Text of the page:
Published in The Hour – October 2013.
Sometimes you get lucky. The start of one of my backpacking trips was disrupted by Hurricane Irene. Another time, my youngest and I had to take refuge in an open-sided shelter for 36 hours until a band of soaking storms cleared Isle Royale in Lake Superior. But today the ranger at Franconia Notch in New Hampshire’s White Mountains was saying “You couldn’t have picked a better week. There’s not a drop of rain in the forecast, and that’s almost unheard of up here”. My plan was to hike for four days in and around the Pemigewasset Wilderness, the largest federally-designated wilds in the Northeast (roughly as big as Stamford, Darien and Norwalk combined). With two nights under canvas – or nylon, to be exact – the fine forecast was a real morale-booster.
Backpacking is different from day hiking. When you know you will drive home at the end of the walk, it doesn’t matter half so much if you are wet, footsore or fed up. You’ll soon have the comforts of home. When you sleep in the woods, you need to take your comforts with you, or be of a mind to do without. But backpacking has some real pluses too, and this trade-off between hardship and reward played out throughout my hike. The first hardship, of course, is a big pack. Mine weighed in at 40lb, not counting water (each pint of which adds 1lb). The climb up to Franconia Ridge, and along it to Mt Flume, would have been tough enough with a daypack. But then a reward kicked in. As the afternoon wore on I didn’t have to bolt for the parking lot. With my home, snail-like, on my back I could push deeper into the woods, filter water from a brook to slake my thirst, see a foraging bear as the sun went down, and wade the cold East Branch to my campsite. That all felt pretty good.
In the morning there was another reward. I woke three miles from any trailhead, able to enjoy the woods at their most serene. A crescent moon was in the brightening sky when I went down to the pebbly banks of the East Branch to fetch water for breakfast. Then I headed into the Wilderness and saw not a soul for eight miles. Near Thoreau Falls – cascades, slides and a perfect ledge for lunch – my route joined the Appalachian Trail, and stuck with it for the next two days. On the AT in the White Mountains the Appalachian Mountain Club (AMC) operates a string of huts, and I had a reservation at Zealand Falls hut for my second night out. It was a precaution, unnecessary it turned out, against bad weather or lonesomeness. My $102.50 bought me a bunk; dinner and breakfast; cheerful company; and a fabulous setting to enjoy stars and sunrise. Some of the huts, Zealand Falls included, can be reached via relatively easy hiking routes. The huts are a fine way to get a feel for the Whites without humping a full pack. For more information check out the AMC’s website, www.outdoors.org.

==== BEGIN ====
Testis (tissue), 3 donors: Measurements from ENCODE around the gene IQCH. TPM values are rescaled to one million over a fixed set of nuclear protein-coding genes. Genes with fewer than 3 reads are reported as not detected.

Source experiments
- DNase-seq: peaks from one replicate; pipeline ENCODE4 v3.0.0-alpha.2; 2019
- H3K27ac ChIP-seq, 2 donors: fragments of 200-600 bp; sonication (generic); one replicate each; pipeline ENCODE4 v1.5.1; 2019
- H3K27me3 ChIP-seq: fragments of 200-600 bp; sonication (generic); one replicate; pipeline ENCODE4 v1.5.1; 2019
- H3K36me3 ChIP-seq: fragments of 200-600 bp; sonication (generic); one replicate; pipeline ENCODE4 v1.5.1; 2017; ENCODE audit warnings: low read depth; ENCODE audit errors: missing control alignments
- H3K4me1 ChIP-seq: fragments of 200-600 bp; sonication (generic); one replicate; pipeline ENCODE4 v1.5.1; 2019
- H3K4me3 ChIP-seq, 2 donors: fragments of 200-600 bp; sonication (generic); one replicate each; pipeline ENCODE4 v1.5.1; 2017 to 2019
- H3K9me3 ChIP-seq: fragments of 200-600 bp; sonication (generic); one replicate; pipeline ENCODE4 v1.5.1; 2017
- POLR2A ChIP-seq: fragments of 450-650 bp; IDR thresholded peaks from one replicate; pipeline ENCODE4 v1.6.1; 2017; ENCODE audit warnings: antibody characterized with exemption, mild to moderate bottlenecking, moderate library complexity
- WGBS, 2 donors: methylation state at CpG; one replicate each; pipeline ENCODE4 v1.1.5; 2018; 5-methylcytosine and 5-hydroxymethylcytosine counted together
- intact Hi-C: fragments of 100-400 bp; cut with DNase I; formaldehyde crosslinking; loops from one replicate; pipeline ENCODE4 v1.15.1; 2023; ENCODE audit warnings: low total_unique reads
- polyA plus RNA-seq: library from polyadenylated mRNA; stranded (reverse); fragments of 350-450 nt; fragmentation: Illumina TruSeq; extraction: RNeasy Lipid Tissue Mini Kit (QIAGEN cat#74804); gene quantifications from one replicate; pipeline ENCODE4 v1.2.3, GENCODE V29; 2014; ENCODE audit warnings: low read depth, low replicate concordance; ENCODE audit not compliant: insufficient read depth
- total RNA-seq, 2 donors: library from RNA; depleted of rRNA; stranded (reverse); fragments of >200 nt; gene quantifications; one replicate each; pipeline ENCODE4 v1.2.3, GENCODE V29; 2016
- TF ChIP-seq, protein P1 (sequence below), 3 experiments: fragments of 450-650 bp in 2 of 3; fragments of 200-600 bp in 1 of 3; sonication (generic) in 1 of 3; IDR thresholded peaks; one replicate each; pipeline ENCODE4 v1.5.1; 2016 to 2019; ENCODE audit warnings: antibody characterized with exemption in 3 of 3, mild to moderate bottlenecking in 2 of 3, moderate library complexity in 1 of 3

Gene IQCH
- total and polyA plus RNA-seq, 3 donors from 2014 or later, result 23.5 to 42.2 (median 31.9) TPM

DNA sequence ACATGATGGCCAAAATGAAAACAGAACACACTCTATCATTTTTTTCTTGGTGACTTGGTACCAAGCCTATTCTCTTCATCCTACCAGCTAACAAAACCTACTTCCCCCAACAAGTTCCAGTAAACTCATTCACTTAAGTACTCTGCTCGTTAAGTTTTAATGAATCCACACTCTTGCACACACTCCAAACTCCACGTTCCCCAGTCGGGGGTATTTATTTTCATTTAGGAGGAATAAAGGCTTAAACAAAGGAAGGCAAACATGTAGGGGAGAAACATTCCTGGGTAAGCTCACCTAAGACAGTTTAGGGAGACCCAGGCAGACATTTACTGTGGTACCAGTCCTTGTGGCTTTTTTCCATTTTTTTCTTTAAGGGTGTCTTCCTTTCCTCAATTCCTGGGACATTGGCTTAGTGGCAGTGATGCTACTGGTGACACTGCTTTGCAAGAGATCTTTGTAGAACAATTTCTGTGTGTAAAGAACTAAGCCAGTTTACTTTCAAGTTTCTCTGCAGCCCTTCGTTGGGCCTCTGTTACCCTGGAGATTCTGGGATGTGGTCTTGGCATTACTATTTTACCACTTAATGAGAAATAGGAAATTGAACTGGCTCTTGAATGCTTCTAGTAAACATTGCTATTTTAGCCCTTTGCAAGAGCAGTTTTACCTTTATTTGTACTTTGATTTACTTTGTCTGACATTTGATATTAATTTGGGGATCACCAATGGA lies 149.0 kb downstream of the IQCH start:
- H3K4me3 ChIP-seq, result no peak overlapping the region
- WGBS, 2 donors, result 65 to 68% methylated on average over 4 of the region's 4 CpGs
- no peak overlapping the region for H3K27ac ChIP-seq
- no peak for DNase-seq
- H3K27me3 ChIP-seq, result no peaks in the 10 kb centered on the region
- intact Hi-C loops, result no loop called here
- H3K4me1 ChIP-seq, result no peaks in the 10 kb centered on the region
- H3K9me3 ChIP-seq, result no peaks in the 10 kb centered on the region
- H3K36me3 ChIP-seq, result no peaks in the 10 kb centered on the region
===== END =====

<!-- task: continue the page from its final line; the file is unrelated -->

If you look at my photographs (and you can, on Facebook – “McWilliams Takes a Hike”) the walk looks idyllic from start to end. The weather was exceptionally kind. But the camera came out when I was impressed or relaxed. A lot of hard slog went unrecorded. It stayed in my pack, for example, on the tedious, step-and-scramble descent from South Twin Mountain; and on the draining climbs on trails of piled boulders as steep as any castle stairway. I didn’t think of snapping photos when, pack straps digging into my shoulders near sunset on Day Three, I felt that I had seen enough rocks, roots, ups and downs for a lifetime. The greatest joys of backpacking are found in the brief, intense periods of rest – a mountain top, a sunny clearing, breakfast taken in the open.
I walked 41 miles in the end, conquering Mount Lafayette on the final day to complete a circle. There was plenty of company after Mt Lafayette, day hikers out in the sunshine and breeze. And that is a great way to do the Whites too. So, in that spirit, here are three day hikes I learned about or have walked myself. (1) LONESOME LAKE: a 3-mile roundtrip from the Franconia Notch campground. I heard the lake has a resident moose. (2) MT WILLARD: a gentle climb from Crawford Depot just north of Crawford Notch State Park to the summit of Mt Willard and stunning views of the notch (3.2 miles roundtrip). I know for sure there are moose on this trail. (3) ETHAN POND: a stiff climb from Willey House in Crawford Notch SP to a quiet pond on the AT (5.2 mi roundtrip). Happy trails!